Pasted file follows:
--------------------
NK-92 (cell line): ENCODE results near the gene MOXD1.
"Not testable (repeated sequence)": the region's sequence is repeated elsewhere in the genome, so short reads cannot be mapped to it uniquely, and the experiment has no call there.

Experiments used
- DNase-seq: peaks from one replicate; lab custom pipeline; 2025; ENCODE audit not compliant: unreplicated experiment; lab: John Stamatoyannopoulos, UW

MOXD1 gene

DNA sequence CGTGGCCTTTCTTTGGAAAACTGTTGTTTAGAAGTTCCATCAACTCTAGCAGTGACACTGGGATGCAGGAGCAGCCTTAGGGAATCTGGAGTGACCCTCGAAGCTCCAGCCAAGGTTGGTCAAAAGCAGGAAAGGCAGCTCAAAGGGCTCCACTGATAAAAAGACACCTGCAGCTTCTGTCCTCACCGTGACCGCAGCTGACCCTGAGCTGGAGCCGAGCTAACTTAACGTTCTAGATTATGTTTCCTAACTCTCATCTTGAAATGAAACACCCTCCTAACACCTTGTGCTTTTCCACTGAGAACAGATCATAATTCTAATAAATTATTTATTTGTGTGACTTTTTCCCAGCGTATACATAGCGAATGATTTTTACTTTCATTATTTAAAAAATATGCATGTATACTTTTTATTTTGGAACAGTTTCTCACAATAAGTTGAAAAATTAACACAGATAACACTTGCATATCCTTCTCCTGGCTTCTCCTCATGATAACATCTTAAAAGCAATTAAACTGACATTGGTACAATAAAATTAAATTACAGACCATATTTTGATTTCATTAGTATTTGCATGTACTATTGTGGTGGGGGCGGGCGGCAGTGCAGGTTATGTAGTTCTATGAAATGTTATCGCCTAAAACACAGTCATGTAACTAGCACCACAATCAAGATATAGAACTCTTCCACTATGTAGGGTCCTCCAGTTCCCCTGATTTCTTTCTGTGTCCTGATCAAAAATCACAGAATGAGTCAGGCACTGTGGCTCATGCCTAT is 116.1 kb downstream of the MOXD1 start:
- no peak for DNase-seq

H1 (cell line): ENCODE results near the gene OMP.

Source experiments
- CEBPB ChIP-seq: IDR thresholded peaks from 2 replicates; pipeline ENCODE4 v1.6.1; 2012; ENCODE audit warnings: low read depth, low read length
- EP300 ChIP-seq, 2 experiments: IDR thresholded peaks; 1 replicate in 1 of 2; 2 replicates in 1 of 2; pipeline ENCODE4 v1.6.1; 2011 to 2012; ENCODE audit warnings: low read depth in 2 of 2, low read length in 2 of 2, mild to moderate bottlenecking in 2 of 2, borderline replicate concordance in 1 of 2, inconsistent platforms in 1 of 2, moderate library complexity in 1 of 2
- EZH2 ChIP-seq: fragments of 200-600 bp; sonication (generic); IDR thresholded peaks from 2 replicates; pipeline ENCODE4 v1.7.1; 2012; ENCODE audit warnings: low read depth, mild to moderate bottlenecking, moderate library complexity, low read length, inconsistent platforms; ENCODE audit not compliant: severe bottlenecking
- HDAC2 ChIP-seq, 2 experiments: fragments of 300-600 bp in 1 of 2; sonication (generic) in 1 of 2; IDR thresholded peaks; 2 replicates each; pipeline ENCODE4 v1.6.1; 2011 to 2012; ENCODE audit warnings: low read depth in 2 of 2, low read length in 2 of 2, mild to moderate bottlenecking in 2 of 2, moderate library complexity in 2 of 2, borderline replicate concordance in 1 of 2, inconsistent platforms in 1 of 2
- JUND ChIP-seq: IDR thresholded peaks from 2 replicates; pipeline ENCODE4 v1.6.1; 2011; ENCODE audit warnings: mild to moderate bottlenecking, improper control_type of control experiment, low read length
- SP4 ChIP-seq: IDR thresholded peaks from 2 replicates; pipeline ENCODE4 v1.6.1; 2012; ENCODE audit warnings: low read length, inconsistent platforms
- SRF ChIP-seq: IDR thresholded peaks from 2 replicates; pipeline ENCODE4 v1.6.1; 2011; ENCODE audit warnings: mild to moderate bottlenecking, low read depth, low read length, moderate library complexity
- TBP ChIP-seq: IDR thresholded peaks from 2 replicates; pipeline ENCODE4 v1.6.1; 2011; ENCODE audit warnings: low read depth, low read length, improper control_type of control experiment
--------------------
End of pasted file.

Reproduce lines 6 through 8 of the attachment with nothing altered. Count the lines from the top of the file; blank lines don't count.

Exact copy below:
DNA sequence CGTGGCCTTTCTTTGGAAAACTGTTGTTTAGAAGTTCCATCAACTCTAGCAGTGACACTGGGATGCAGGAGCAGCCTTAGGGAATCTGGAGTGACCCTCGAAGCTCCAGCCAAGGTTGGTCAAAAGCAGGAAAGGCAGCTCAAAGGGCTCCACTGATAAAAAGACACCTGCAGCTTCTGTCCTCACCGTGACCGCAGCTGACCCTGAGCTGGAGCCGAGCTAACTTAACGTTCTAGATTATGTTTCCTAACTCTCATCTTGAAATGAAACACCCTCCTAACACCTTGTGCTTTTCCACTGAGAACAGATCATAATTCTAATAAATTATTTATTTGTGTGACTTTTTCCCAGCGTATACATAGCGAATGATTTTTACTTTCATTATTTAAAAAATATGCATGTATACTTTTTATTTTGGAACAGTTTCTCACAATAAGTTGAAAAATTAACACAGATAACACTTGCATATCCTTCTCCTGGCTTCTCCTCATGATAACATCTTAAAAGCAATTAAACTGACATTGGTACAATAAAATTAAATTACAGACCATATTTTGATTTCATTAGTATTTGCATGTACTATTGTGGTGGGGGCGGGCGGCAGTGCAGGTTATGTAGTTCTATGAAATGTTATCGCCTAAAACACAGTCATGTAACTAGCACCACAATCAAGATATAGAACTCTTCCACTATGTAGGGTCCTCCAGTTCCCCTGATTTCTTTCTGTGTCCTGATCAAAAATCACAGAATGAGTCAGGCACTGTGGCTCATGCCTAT is 116.1 kb downstream of the MOXD1 start:
- no peak for DNase-seq

H1 (cell line): ENCODE results near the gene OMP.